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WELCOME TO THE ARCHIVE (1994-2014) OF THE MAQUILA SOLIDARITY NETWORK. For current information on our ongoing work on the living wage, women's labour rights, freedom of association, corporate accountability and Bangladesh fire and safety, please visit our new website, launched in October, 2015:

MSN Publications

December 20, 2010

Tehuacan’s garment industry in times of crisis

Over the last decade the garment industry in and around Tehuacan has gone through a dramatic transition. The combined effects of a variety of factors, including the 2009 global economic crisis, have severely weakened Tehucan's garment industry and made more precarious the living and working conditions in which workers and their families find themselves. In 2010, Rodrigo Santiago Hernandez produced an update to a 2003 report he worked on with MSN and the Human and Labour Rights Commission of Tehuacan on worker rights in the garment industry in Tehuacan. MSN has produced a summary and analysis of his research findings, now available for download.

December 7, 2010

MSN report finds holes in Wal-mart de Mexico's CSR reporting and underlying policies

A new report by MSN and Red Puentes Mexico examining Wal-Mart Mexico's (Walmex) CSR reporting, finds weaknesses in the company's reporting and practices, particularly in the areas of labour rights and the environment. "Walmex needs to better address underlying policy issues such as the presence of protection contracts in most of its retail outlets, its treatment of over 23,000 "volunteer" youth baggers and the lack of consultation with civil society stakeholders on social and environmental issues," says Beatriz Lujan, of the Authentic Labour Front, a member organization of Red Puentes Mexico.

Download report summary.

February 25, 2009

How will the global financial crisis affect the garment industry and garment workers?

The global financial crisis now underway is expected to have major  consequences for workers in the global South who depend on North American and European markets.

This paper takes a look at the possible impacts of the financial crisis on the garment industry and garment workers. It goes on to lay out indicators to look for that help gauge the impact that workers will ultimately feel.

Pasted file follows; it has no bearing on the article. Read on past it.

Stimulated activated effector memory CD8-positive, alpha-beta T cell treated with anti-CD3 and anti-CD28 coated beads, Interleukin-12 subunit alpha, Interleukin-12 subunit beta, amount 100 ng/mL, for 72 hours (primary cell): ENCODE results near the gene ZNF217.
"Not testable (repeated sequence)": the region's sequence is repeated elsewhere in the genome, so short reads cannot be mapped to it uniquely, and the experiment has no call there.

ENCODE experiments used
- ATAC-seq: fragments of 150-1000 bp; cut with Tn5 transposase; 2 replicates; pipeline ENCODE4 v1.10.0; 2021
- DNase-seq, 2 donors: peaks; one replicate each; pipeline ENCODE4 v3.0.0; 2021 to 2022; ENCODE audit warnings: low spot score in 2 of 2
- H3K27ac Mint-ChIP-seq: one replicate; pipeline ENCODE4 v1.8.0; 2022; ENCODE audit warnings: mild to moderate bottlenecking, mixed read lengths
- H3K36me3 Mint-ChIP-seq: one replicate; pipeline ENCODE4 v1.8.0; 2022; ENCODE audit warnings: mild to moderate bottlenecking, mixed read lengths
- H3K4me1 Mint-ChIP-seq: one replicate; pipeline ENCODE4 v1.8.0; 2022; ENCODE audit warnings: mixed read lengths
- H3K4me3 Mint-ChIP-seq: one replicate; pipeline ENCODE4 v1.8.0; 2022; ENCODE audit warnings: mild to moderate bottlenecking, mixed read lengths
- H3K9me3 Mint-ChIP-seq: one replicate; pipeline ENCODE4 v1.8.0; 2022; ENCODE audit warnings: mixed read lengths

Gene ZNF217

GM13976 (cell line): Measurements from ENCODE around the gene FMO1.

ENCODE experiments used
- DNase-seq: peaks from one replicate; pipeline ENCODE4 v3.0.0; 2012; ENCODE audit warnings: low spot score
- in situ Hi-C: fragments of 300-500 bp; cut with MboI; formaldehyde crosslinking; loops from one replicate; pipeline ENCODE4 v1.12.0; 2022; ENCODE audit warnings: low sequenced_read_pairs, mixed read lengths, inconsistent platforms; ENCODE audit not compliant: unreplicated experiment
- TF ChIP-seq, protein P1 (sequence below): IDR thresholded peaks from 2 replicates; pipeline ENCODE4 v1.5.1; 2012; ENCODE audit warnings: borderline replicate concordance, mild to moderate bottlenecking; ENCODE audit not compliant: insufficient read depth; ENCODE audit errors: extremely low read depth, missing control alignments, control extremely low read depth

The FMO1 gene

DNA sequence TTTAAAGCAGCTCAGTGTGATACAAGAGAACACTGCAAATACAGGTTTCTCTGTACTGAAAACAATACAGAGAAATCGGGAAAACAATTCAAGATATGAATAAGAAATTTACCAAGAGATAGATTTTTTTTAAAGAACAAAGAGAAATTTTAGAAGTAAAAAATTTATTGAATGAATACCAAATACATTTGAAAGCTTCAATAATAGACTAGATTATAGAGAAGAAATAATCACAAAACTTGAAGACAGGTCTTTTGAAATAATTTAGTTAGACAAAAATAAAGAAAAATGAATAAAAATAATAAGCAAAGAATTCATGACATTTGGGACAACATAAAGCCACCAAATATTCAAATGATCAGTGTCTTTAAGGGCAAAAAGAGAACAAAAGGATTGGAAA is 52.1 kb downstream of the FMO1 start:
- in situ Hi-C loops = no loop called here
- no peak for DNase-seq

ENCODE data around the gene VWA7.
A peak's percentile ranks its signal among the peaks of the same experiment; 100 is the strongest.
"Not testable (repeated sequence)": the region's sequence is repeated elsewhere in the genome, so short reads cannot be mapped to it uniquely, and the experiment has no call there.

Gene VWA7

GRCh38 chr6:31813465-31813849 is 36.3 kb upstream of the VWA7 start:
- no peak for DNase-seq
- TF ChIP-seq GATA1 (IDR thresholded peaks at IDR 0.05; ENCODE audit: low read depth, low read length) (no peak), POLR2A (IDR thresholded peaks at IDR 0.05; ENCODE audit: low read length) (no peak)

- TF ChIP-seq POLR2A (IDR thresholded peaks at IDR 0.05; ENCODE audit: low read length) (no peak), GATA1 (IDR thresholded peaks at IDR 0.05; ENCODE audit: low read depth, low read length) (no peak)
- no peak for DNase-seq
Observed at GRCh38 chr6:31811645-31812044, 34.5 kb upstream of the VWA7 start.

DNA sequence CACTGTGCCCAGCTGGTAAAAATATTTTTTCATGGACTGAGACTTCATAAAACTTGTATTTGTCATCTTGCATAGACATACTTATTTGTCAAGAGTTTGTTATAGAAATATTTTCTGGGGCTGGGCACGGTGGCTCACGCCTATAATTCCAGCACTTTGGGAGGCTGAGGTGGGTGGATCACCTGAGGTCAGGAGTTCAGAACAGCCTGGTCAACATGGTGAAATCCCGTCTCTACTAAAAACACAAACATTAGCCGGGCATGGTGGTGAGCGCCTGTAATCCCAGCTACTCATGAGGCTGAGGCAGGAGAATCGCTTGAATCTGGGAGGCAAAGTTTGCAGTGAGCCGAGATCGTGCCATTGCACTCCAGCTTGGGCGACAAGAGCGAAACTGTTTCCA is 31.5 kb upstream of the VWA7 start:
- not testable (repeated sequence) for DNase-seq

Download the full article. 

April 21, 2008

Play Fair 2008 lays out concrete steps to improving working conditions


MSN-authored report challenges sportswear companies to meet targets by next Olympiad

As the clock ticks down to the Beijing Olympics, international sportswear companies are amassing huge profits and arranging multi-million dollar sponsorship deals with the Games, Olympic athletes and national teams.

Meanwhile, workers producing their goods are still living in poverty. In a new report, “Clearing the Hurdles: Steps to improving working conditions in the global sportswear industry”, Play Fair 2008 calls upon brands, manufacturers, and multi-stakeholder initiatives to overcome four major hurdles to make real, measurable progress on wages and working conditions in the global sportswear industry.

June 20, 2007

Re-employment and further financial support critical for ex-Hermosa workers: new MSN report

Estela Ramirez, ex-Hermosa worker
Credit: Christliche Initiative Romero

A new report prepared by the Maquila Solidarity Network for the Fair Labor Association (FLA) documents the desperate situation of former employees of the Hermosa Manufacturing facility in El Salvador, which closed in May 2005, leaving former Hermosa workers without jobs, back wages, severance pay, health insurance and employee pensions. MSN's report identifies next steps to rectify the injustices suffered by the Hermosa workers, and actions that buyers can take to prevent future "Hermosas".

May 16, 2007

Apparel production in the Americas after quotas

Lessons from the Dominican Republic

(March 2007) Although price remains the main factor in sourcing decisions, brands are also concerned with guaranteeing that their products reach stores at the right time. According to brand representatives, instability in different countries also motivates brands to keep work in different countries located in different regions. For brands selling in the US market, it is quite likely that their strategies first divide suppliers into two big categories: Asia/Americas. 

January 3, 2007

ETAG's 2006 Transparency Report Card

Revealing Clothing

Revealing Clothing coverDecember 2006

The Ethical Trading Action Group's (ETAG's) 2006 Transparency Report Card shows that companies are opening up on labour standards, but tackling labour rights abuses requires more worker involvement.

September 19, 2006

Is Fair Trade a Good Fit for the Garment Industry?

Discussion Paper #1 CoverCan a ‘fair trade' apparel brand expand the fight for worker rights or would it reduce the pressure on mainstream apparel companies to change their labour practices? Would fair trade apparel brands finally give consumers an effective way to "vote with their dollars" or could they actually confuse and demobilize consumers? And what will it mean for worker organizing in the apparel industry?

Download the Discussion Paper here (PDF format, 500k)

December 1, 2005

Coming Clean on the Clothes We Wear

2005 Transparency Report Card

Coming Clean on the Clothes We Wear assesses and compares 25 retailers and brands based on the information they provide to the public on their efforts to address labour rights issues in their global supply chains.

April 2, 2005

Ethical Licensing and Purchasing Policies: Implementation Guide

A simple guide for public institutions and campaigners on how to effectively implement No Sweat policies. PDF format